Tuesday, October 09, 2007

He's turning 16

My son turns 16 this Friday, and here in Massachusetts, that means he can get his driver's permit. He gets home from school at 2:30, and he's got it on the schedule to get the permit at 2:35. His plan is to then drive all weekend. With me in the passenger seat.

I've already told him that grabbing the car door or dashboard is an instinctive reaction and will not necessarily be an indication of my confidence in his driving. And that loud exclamations of the colorful variety may not mean that I'm actually upset. We'll then just have to go over that particular skill again.

Not that he hasn't driven already. Did I ever tell you about the time a couple months ago when I was out for the evening with a friend and he took the opportunity to use the spare car key to take a lap around the neighborhood? And subsequently lopped off the side view mirror as he attempted to re-enter our one-car garage. He has since paid me back for the damage, but still flinches whenever I back out of the garage.

I'm trying to figure out gradual steps of skill building that I can weave together with words of wisdom. It might be like Sunday school with a captive audience—I may never have another opportunity like this to impose good solid values. So I thought I'd ask all you parents out there who have done this already, what are good spiritual ideas that drivers should always have at hand? What lessons did you learn when teaching your kids how to drive? How can I pray to make this all go as smoothly as possible?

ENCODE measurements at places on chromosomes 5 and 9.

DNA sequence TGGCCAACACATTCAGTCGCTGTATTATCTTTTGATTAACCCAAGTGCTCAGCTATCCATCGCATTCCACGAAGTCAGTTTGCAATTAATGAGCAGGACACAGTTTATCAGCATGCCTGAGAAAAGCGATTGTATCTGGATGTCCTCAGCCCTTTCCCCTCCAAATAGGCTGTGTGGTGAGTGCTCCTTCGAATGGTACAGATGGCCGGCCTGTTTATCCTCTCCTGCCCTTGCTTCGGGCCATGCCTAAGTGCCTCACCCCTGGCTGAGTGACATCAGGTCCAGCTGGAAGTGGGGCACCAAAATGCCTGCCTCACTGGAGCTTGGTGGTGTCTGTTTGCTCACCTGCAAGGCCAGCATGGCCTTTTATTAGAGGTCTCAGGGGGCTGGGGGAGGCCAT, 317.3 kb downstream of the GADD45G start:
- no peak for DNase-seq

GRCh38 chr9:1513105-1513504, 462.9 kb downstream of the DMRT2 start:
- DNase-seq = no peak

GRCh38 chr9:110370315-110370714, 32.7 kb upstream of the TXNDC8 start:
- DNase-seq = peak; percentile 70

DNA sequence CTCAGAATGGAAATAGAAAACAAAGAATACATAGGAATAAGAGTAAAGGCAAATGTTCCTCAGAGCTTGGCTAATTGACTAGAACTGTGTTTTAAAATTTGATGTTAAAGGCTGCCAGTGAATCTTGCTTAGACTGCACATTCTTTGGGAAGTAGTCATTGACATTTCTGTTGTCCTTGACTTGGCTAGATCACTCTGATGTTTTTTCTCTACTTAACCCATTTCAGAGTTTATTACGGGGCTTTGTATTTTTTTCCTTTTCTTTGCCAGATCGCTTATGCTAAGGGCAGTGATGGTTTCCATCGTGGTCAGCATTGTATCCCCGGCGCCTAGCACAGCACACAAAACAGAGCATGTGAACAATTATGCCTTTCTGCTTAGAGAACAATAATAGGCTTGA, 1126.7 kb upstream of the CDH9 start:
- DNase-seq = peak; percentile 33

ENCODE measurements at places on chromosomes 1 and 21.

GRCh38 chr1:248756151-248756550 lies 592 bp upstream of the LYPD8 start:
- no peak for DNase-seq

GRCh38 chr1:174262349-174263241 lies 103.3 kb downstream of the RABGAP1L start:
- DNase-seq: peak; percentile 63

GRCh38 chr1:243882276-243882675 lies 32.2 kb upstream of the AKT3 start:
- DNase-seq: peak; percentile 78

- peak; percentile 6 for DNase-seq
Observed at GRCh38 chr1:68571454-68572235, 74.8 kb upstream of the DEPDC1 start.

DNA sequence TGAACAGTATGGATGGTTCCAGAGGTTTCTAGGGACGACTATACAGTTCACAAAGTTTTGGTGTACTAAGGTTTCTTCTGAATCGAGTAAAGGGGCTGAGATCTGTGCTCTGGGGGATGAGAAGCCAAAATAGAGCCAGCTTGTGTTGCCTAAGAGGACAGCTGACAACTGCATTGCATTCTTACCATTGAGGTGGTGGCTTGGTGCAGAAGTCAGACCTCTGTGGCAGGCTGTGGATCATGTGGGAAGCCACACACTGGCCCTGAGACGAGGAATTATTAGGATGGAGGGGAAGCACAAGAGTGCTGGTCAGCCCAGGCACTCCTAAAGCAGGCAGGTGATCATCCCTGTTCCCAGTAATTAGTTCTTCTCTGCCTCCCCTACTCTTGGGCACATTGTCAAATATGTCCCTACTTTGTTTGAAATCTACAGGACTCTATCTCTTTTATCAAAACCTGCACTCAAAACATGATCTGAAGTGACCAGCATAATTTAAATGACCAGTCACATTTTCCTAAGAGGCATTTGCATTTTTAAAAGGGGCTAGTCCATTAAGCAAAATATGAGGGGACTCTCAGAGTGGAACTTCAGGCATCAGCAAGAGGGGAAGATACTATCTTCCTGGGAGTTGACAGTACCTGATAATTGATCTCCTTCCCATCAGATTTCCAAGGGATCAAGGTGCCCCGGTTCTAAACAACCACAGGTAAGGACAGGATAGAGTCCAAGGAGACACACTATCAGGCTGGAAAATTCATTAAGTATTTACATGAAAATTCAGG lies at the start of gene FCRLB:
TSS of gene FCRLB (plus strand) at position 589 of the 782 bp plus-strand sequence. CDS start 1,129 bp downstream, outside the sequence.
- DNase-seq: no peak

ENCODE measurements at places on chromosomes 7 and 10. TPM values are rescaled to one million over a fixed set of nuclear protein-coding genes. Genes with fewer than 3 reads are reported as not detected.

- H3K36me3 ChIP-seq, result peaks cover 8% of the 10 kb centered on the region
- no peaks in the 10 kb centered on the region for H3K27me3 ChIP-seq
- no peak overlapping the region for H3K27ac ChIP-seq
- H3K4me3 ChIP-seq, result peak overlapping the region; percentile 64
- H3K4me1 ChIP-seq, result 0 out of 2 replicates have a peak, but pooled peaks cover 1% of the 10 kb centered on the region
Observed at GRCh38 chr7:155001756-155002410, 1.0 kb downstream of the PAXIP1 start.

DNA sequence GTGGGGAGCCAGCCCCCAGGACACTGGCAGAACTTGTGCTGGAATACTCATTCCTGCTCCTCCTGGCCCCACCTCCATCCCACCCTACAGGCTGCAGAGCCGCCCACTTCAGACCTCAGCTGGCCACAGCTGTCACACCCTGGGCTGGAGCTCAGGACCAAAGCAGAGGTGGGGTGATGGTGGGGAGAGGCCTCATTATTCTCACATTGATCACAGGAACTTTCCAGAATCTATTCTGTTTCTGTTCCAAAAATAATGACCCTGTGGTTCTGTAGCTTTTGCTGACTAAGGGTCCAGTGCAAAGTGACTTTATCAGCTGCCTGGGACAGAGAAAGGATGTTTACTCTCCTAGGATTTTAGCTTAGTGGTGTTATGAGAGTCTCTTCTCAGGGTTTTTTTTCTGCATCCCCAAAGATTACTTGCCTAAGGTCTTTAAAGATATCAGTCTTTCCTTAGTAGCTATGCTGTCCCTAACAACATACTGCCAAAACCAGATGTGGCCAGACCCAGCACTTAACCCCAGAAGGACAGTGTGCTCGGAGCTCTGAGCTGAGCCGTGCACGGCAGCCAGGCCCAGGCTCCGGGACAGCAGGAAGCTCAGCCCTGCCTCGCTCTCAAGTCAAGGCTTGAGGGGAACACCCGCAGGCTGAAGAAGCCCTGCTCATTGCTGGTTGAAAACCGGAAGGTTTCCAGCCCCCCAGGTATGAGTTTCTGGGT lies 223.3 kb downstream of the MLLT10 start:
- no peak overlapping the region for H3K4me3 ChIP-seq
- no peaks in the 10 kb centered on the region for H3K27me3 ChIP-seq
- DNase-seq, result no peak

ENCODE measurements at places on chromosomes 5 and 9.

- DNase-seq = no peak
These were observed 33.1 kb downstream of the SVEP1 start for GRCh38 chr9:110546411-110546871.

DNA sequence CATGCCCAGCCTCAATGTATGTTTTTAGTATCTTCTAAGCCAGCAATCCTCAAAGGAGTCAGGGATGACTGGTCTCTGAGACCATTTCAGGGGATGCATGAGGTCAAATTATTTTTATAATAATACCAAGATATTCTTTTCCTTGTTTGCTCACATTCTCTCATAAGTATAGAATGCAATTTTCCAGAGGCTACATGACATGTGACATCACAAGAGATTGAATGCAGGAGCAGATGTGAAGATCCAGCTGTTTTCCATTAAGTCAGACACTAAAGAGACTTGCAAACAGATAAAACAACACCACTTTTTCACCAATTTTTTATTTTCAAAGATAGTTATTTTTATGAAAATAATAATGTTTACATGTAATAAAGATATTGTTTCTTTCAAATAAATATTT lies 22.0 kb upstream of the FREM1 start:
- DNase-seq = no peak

And, I hope you'll be in the spiritual backseat with me this weekend!


Your ideas and inspiration are welcome! Please comment below or Contact Laura.
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6 Comments:

At 10/09/2007 08:10:00 AM, Blogger Remembering Truth said...

Thanks for your awesome blog about driving. I'm 18, and when I first started to drive... my dad always taught me to be "patient", "unemotional", and "loving".

He would ALWAYS tell me that I shouldnt drive if I was angry, upset, or frustrated... because it's reallly easy for "your frustration to overcome your focus on what you should be doing".

He would also always tell me to be a "defensive driver"... and NOT an "offensive driver". And by this he meant.... "you're NEVER in 'too much' of a hurry". A really good friend of mine (CS) told me this once when he was driving.. and some nut ran a red light and squeeled his tires... if he hadnt have stopped... he couldve hit the guy.

So I guess my point is this... my favorite personal spritual qualities that I always try to focus on (when driving specicfically) are "patience", "love", "repsonding", "unemotional", "principled", "joyous", "unreactionary", and "peaceful".

There's even a REALLY cool song that I like that "Incubus" talks about driving. He probably knows this song. It's called "Drive".

The chorus goes something like... "sometimes, I feel the fear of, uncertainty stinging clear/... and I can't help but ask myself how much I let the fear, take the wheel and steer./ It's driven me before, and seems to have a wa??? (dont member the word) causing mass appeal./ Lately, I beginning to find that when I drive myself my life is clear.